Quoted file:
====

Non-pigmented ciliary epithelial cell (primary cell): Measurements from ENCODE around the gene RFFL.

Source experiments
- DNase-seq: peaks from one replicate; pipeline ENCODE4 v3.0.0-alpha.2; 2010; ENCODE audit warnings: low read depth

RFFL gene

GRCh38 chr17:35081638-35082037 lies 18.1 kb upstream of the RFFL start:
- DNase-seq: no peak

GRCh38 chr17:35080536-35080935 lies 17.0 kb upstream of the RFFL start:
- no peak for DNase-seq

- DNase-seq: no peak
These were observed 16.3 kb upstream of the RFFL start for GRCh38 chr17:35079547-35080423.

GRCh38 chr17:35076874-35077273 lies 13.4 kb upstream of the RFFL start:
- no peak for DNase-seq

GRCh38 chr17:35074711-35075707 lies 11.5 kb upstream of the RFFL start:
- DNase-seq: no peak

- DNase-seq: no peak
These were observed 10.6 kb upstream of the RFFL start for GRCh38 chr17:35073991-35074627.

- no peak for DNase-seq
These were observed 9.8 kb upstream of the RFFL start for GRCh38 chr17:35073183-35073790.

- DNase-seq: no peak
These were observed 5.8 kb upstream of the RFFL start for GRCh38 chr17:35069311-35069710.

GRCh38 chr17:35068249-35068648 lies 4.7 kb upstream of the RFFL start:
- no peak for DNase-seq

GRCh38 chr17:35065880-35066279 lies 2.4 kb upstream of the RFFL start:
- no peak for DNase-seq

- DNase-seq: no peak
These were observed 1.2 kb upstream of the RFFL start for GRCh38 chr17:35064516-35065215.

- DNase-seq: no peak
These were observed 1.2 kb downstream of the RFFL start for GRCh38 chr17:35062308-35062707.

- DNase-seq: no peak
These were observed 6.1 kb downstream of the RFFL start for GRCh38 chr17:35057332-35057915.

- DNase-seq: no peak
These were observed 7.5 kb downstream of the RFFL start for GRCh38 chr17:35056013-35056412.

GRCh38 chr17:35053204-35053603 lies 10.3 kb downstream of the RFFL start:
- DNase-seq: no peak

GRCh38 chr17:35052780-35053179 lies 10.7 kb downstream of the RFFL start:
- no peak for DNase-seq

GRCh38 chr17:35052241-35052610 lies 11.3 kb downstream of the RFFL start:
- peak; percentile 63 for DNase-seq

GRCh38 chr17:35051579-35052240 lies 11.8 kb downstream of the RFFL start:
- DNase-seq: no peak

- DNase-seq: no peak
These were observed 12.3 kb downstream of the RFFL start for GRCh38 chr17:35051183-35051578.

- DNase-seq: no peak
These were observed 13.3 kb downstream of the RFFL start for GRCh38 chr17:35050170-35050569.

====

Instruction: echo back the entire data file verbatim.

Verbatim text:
Non-pigmented ciliary epithelial cell (primary cell): Measurements from ENCODE around the gene RFFL.

Source experiments
- DNase-seq: peaks from one replicate; pipeline ENCODE4 v3.0.0-alpha.2; 2010; ENCODE audit warnings: low read depth

RFFL gene

GRCh38 chr17:35081638-35082037 lies 18.1 kb upstream of the RFFL start:
- DNase-seq: no peak

GRCh38 chr17:35080536-35080935 lies 17.0 kb upstream of the RFFL start:
- no peak for DNase-seq

- DNase-seq: no peak
These were observed 16.3 kb upstream of the RFFL start for GRCh38 chr17:35079547-35080423.

GRCh38 chr17:35076874-35077273 lies 13.4 kb upstream of the RFFL start:
- no peak for DNase-seq

GRCh38 chr17:35074711-35075707 lies 11.5 kb upstream of the RFFL start:
- DNase-seq: no peak

- DNase-seq: no peak
These were observed 10.6 kb upstream of the RFFL start for GRCh38 chr17:35073991-35074627.

- no peak for DNase-seq
These were observed 9.8 kb upstream of the RFFL start for GRCh38 chr17:35073183-35073790.

- DNase-seq: no peak
These were observed 5.8 kb upstream of the RFFL start for GRCh38 chr17:35069311-35069710.

GRCh38 chr17:35068249-35068648 lies 4.7 kb upstream of the RFFL start:
- no peak for DNase-seq

GRCh38 chr17:35065880-35066279 lies 2.4 kb upstream of the RFFL start:
- no peak for DNase-seq

- DNase-seq: no peak
These were observed 1.2 kb upstream of the RFFL start for GRCh38 chr17:35064516-35065215.

- DNase-seq: no peak
These were observed 1.2 kb downstream of the RFFL start for GRCh38 chr17:35062308-35062707.

- DNase-seq: no peak
These were observed 6.1 kb downstream of the RFFL start for GRCh38 chr17:35057332-35057915.

- DNase-seq: no peak
These were observed 7.5 kb downstream of the RFFL start for GRCh38 chr17:35056013-35056412.

GRCh38 chr17:35053204-35053603 lies 10.3 kb downstream of the RFFL start:
- DNase-seq: no peak

GRCh38 chr17:35052780-35053179 lies 10.7 kb downstream of the RFFL start:
- no peak for DNase-seq

GRCh38 chr17:35052241-35052610 lies 11.3 kb downstream of the RFFL start:
- peak; percentile 63 for DNase-seq

GRCh38 chr17:35051579-35052240 lies 11.8 kb downstream of the RFFL start:
- DNase-seq: no peak

- DNase-seq: no peak
These were observed 12.3 kb downstream of the RFFL start for GRCh38 chr17:35051183-35051578.

- DNase-seq: no peak
These were observed 13.3 kb downstream of the RFFL start for GRCh38 chr17:35050170-35050569.